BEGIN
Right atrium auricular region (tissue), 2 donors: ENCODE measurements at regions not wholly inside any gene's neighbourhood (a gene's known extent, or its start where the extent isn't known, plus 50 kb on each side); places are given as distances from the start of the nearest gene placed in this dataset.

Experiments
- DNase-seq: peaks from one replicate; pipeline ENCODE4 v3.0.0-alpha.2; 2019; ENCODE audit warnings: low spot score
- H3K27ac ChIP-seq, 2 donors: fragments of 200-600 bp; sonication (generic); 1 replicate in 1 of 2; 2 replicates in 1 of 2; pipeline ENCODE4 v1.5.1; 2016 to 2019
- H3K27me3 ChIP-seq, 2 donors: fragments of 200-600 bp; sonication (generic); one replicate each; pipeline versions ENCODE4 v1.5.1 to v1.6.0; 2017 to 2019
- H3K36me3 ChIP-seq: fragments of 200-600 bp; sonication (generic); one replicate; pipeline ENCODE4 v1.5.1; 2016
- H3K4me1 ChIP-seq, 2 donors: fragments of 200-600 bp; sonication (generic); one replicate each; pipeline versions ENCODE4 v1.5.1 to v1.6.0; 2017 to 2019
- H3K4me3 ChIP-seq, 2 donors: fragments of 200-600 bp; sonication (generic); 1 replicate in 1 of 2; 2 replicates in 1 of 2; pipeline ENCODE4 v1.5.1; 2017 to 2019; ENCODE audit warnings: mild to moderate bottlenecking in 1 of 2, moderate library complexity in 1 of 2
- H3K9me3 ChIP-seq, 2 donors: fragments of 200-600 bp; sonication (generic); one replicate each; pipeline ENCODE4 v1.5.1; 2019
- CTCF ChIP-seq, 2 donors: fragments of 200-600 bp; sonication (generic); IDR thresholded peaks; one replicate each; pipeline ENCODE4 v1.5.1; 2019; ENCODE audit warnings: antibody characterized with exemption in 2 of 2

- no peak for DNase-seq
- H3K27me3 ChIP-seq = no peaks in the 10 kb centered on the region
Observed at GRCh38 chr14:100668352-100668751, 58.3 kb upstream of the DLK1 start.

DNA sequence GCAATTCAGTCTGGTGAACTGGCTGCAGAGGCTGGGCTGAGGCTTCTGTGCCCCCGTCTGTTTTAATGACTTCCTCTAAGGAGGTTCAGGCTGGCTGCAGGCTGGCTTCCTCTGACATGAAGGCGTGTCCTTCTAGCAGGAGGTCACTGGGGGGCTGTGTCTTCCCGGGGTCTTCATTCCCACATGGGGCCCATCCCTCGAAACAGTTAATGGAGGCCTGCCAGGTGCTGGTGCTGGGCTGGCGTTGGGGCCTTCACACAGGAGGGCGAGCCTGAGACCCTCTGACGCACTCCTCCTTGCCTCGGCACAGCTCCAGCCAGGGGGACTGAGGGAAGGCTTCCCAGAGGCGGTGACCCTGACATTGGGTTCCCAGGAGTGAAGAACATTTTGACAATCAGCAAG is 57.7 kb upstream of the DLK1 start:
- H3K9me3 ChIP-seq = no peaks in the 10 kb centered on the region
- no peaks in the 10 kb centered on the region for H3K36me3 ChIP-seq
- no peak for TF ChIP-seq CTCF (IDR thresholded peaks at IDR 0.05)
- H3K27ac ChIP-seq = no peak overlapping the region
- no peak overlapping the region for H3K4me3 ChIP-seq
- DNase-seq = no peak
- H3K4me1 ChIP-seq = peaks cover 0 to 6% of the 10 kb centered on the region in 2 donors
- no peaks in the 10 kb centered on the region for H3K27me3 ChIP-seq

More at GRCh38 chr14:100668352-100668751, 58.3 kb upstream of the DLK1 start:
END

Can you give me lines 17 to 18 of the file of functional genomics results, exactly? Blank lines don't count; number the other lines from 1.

- no peak for TF ChIP-seq CTCF (IDR thresholded peaks at IDR 0.05)
- H3K27ac ChIP-seq = no peak overlapping the region